Activists Lead Peaceful March in Demand of Justice in Children’s Death

MONROVIA, Montserrado – A group of children’s rights activists have led a memorial march in Monrovia calling for justice in the death of Alvin Moses and Ruben Paye.

More than 100 youth under the umbrella of the Joint Action Committee on Children peacefully marched through the streets of Monrovia, from the YMCA headquarters on Broad Street to the Liberia National Police head office on Capitol Bypass. They were seen carrying placards and chanting slogans.

The march was followed by the official presentation of JACC’s position statement regarding the case involving the two minors.

Ruben and Alvin were found dead on December 3 last year in a vehicle belonging to a neighbor, Henry Nandi, after they had been missing for a day. Activists and parents contend that a proper investigation into their death was never done.

Abraham Keita reading official petition statement on behalf of JACC. Photo: Gbatemah Senah

Abraham Keita reading official petition statement on behalf of JACC. Photo: Gbatemah Senah

Speaking on behalf of the group, Abraham Keita, the famed 2015 winner of the global children peace prize, said the group’s action was not a one-day exercise but it would continue until the government does the right thing.

Keita said their move was in accordance with the UN Convention on the Rights of the Child and the Liberian Children Law which guarantee the rights of children.

“Today, we are acting within the confines of international laws,” he said. “We are acting within the confines of the Liberia Children’s Law, a law that was signed by President Ellen Johnson Sirleaf.”

He said the case has claimed the attention of international partners seeking the welfare of children.

“We want to remind you that our international partners are involved and this is not a day’s event,” Keita added. “It will continue on and on in as much as the children of Liberia, Alvin and Moses are crying in their graves, yearning for justice and yet justice has not come.”

He continued: “We hope that this will mark the beginning of ending violence against children, so that we too will be able to sit down at the dinner of equality with every other nation and knock our chest and rub our shoulders and say, yes we have come to a point where every child is living peacefully and happily.”

JACC is also demanding that the Liberia National Police publicly disclose the present conditions and location of the bodies of the children and provide a reason why they have not been buried.

In a six-count petition presented to the police, JACC also called for the government to establish an independent team of human rights investigators to independently establish the cause of death of the two children through an autopsy.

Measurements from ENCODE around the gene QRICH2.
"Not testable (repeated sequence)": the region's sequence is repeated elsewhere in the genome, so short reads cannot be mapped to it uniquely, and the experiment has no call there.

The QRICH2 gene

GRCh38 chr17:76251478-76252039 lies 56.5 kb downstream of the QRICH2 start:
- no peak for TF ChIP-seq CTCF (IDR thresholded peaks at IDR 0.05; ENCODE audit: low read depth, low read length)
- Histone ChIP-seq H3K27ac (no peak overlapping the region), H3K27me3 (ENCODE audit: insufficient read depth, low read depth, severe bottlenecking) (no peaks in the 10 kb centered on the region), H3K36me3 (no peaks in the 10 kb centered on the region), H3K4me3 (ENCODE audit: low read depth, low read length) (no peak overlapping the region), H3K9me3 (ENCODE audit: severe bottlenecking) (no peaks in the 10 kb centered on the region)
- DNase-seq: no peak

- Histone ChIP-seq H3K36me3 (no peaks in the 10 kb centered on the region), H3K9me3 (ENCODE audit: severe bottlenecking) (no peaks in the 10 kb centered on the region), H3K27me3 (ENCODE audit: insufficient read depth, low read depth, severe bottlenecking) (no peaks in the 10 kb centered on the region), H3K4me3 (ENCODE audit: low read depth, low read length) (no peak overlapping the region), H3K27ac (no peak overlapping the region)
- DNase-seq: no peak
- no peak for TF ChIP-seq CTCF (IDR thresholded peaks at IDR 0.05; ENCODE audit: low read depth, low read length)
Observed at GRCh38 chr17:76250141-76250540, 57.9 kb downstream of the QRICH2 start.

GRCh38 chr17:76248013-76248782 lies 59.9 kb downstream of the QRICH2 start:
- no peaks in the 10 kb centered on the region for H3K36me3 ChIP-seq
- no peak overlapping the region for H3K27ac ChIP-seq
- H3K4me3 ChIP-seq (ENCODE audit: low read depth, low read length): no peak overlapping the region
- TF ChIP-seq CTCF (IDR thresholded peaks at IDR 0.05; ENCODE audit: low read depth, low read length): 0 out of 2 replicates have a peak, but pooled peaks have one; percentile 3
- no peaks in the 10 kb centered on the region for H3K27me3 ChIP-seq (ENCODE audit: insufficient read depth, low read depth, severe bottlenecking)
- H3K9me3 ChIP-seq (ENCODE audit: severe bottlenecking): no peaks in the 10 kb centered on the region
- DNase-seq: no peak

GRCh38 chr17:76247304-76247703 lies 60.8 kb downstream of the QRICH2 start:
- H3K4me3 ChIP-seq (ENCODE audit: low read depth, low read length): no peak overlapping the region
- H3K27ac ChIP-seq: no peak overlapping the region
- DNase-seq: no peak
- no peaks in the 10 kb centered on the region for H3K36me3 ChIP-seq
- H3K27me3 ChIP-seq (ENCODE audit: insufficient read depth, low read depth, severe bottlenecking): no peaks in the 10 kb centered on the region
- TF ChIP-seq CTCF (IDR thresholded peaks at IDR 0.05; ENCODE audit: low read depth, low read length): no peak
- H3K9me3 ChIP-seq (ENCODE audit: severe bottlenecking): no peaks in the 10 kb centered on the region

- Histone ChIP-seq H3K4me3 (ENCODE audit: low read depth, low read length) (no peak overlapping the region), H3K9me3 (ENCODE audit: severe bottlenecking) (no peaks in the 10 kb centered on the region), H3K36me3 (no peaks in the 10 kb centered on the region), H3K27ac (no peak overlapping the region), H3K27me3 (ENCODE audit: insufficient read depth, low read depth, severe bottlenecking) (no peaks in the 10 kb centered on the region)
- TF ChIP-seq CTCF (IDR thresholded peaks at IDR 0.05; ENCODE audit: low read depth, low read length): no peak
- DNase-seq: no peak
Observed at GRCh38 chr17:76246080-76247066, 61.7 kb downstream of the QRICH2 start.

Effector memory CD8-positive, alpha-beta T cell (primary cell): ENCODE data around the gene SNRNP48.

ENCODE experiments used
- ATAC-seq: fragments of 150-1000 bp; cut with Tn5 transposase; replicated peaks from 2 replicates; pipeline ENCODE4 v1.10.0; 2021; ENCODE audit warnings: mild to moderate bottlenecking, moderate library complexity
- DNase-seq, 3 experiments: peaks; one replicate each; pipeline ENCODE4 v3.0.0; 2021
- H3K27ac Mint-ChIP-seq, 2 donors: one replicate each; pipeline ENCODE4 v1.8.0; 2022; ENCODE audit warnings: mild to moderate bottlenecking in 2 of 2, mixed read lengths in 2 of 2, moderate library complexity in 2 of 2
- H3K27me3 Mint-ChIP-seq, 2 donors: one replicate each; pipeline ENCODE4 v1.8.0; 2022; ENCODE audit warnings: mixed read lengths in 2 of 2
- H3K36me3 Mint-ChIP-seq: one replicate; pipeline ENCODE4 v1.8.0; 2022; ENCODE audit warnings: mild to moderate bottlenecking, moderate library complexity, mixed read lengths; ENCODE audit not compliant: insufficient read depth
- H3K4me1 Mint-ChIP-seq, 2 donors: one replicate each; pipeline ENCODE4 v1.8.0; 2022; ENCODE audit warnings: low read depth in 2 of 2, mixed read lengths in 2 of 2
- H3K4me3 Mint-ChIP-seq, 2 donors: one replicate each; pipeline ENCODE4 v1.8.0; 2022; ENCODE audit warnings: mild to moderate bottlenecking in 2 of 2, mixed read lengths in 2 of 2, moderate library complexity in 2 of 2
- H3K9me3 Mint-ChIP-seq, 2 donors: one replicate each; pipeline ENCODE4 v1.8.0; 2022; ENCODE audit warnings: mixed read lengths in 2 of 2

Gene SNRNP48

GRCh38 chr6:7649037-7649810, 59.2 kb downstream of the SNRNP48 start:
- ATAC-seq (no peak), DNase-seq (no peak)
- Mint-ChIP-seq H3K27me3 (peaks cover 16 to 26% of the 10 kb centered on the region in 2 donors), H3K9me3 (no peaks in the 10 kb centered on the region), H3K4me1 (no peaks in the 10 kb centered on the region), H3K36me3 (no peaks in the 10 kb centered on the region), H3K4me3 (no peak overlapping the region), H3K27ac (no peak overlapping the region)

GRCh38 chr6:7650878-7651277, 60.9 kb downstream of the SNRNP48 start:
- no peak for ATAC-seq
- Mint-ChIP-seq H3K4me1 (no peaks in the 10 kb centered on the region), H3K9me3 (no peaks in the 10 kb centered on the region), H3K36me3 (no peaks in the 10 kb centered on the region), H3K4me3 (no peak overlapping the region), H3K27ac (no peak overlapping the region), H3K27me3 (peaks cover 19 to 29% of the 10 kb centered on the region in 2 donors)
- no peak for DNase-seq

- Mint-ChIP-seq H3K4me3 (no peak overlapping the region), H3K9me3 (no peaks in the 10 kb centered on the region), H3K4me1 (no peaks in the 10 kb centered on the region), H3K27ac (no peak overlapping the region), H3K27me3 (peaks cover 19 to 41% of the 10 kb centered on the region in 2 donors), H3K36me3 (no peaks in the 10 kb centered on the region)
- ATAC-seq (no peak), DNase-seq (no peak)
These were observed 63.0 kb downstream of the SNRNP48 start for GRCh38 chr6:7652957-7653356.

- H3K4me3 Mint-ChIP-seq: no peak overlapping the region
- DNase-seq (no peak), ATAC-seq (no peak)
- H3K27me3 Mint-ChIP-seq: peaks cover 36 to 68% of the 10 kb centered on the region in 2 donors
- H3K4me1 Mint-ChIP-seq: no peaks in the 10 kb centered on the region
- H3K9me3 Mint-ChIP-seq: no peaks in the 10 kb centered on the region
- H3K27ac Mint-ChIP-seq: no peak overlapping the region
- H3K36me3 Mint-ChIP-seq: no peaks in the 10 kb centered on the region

The committee is at the same time demanding that the LNP send the perpetrator to court, although the group appears to be aiming for Henry Nandi, the owner of the vehicle in which the lifeless bodies of the children were found.

JACC concluded its demand by calling for a public apology from police spokesperson, Sam Collins, for terming their advocacy as “entertaining.”

Nelson Freeman, the commissioner of police for operations, received the petition on behalf of the LNP and assured JACC that the police considers their demands important.

“I am very sure that in the soonest, you would be called for a conference,” Freeman said. “Whatever that needs to be discussed will be discussed with you and it will be known to the Liberian people that we attached seriousness to this issue and we will assure you to do all in our powers to bring the perpetrators to justice if there are any.”

Police Commissioner for Operations, Nelson Freeman. Photo: Gbatemah Senah

Police Commissioner for Operations, Nelson Freeman. Photo: Gbatemah Senah

Freeman expressed solidarity with the group and said the LNP was committed to providing equal access to protection for all.

“We are your parents, we are your grandparents,” he said. “We’ve got kids and I am not going to be happy to go home and see Saybah and Korpo are not home and I can’t find them.”

He promised that the police will prove itself beyond reproach and assured the children that the police is capable of handling the security of the state.

However, Satta Sheriff, the speaker of the Liberia National Children’s Representative Forum, viewed the commissioner’s comments with skepticism, as she considered it an attempt to pay lip service to the demonstrators without future actions.

“We will feel happier if the case of Alvin Moses and Ruben Paye is reopened and that [an] autopsy is conducted, and when we will be in court waiting for justice to be dispensed,” Sheriff said.

Featured photo by Gbatemah Senah

Gbatemah Senah

Senah is a graduate of the University of Liberia and a recipient of the Jonathan P. Hicks Scholarship for Mass Communications. Between 2017 and 2019, he won six excellent reporting awards from the Press Union of Liberia. They include a three-time Land Rights Reporter of the Year, one time Women's Rights Reporter of the Year, Legislative Reporter of the Year, and Human Rights Reporter of the Year.

The Bush Chicken is a young operation and we need your support to keep bringing you great content. Please support us.

Monthly   Yearly   One time

Gold Level Supporter—$250/year
Silver Level Supporter—$100/year
Bronze Level Supporter—$50/year
Or pick your own amount: $/year
Gold Level Supporter—$250
Silver Level Supporter—$100
Bronze Level Supporter—$50
Or pick your own amount: $
Contributions to The Bush Chicken are not tax deductible.

Related posts